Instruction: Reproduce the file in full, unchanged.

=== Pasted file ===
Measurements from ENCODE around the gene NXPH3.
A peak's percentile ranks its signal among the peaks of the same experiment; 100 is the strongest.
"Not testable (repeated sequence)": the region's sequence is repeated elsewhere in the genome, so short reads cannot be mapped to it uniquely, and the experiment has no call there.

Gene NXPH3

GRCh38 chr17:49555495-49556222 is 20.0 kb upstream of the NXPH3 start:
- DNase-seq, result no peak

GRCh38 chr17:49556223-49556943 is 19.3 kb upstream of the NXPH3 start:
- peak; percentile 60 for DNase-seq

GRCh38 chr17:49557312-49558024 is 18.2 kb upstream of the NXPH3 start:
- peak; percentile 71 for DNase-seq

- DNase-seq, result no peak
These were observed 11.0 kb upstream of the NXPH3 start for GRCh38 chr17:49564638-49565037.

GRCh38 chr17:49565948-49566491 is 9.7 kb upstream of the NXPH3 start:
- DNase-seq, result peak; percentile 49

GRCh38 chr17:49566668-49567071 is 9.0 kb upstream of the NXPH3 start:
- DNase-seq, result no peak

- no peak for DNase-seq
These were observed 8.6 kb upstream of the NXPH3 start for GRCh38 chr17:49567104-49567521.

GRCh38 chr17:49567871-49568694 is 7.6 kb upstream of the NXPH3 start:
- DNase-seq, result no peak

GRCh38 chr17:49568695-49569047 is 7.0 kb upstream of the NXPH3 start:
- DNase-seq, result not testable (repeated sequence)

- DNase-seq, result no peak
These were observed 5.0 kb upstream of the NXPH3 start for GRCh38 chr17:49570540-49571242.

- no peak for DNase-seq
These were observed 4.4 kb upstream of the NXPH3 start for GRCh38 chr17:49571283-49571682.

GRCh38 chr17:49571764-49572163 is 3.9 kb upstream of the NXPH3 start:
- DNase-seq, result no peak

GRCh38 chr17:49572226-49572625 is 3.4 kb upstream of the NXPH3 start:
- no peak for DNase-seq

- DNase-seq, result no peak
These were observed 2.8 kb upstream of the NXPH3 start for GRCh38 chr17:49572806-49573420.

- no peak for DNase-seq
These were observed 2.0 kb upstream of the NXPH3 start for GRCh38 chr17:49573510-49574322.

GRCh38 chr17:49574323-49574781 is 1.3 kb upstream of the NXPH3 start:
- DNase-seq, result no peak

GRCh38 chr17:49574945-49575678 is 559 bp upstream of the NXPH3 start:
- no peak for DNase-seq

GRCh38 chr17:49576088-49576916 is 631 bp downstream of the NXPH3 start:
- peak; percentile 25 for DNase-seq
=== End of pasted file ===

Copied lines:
Measurements from ENCODE around the gene NXPH3.
A peak's percentile ranks its signal among the peaks of the same experiment; 100 is the strongest.
"Not testable (repeated sequence)": the region's sequence is repeated elsewhere in the genome, so short reads cannot be mapped to it uniquely, and the experiment has no call there.

Gene NXPH3

GRCh38 chr17:49555495-49556222 is 20.0 kb upstream of the NXPH3 start:
- DNase-seq, result no peak

GRCh38 chr17:49556223-49556943 is 19.3 kb upstream of the NXPH3 start:
- peak; percentile 60 for DNase-seq

GRCh38 chr17:49557312-49558024 is 18.2 kb upstream of the NXPH3 start:
- peak; percentile 71 for DNase-seq

- DNase-seq, result no peak
These were observed 11.0 kb upstream of the NXPH3 start for GRCh38 chr17:49564638-49565037.

GRCh38 chr17:49565948-49566491 is 9.7 kb upstream of the NXPH3 start:
- DNase-seq, result peak; percentile 49

GRCh38 chr17:49566668-49567071 is 9.0 kb upstream of the NXPH3 start:
- DNase-seq, result no peak

- no peak for DNase-seq
These were observed 8.6 kb upstream of the NXPH3 start for GRCh38 chr17:49567104-49567521.

GRCh38 chr17:49567871-49568694 is 7.6 kb upstream of the NXPH3 start:
- DNase-seq, result no peak

GRCh38 chr17:49568695-49569047 is 7.0 kb upstream of the NXPH3 start:
- DNase-seq, result not testable (repeated sequence)

- DNase-seq, result no peak
These were observed 5.0 kb upstream of the NXPH3 start for GRCh38 chr17:49570540-49571242.

- no peak for DNase-seq
These were observed 4.4 kb upstream of the NXPH3 start for GRCh38 chr17:49571283-49571682.

GRCh38 chr17:49571764-49572163 is 3.9 kb upstream of the NXPH3 start:
- DNase-seq, result no peak

GRCh38 chr17:49572226-49572625 is 3.4 kb upstream of the NXPH3 start:
- no peak for DNase-seq

- DNase-seq, result no peak
These were observed 2.8 kb upstream of the NXPH3 start for GRCh38 chr17:49572806-49573420.

- no peak for DNase-seq
These were observed 2.0 kb upstream of the NXPH3 start for GRCh38 chr17:49573510-49574322.

GRCh38 chr17:49574323-49574781 is 1.3 kb upstream of the NXPH3 start:
- DNase-seq, result no peak

GRCh38 chr17:49574945-49575678 is 559 bp upstream of the NXPH3 start:
- no peak for DNase-seq

GRCh38 chr17:49576088-49576916 is 631 bp downstream of the NXPH3 start:
- peak; percentile 25 for DNase-seq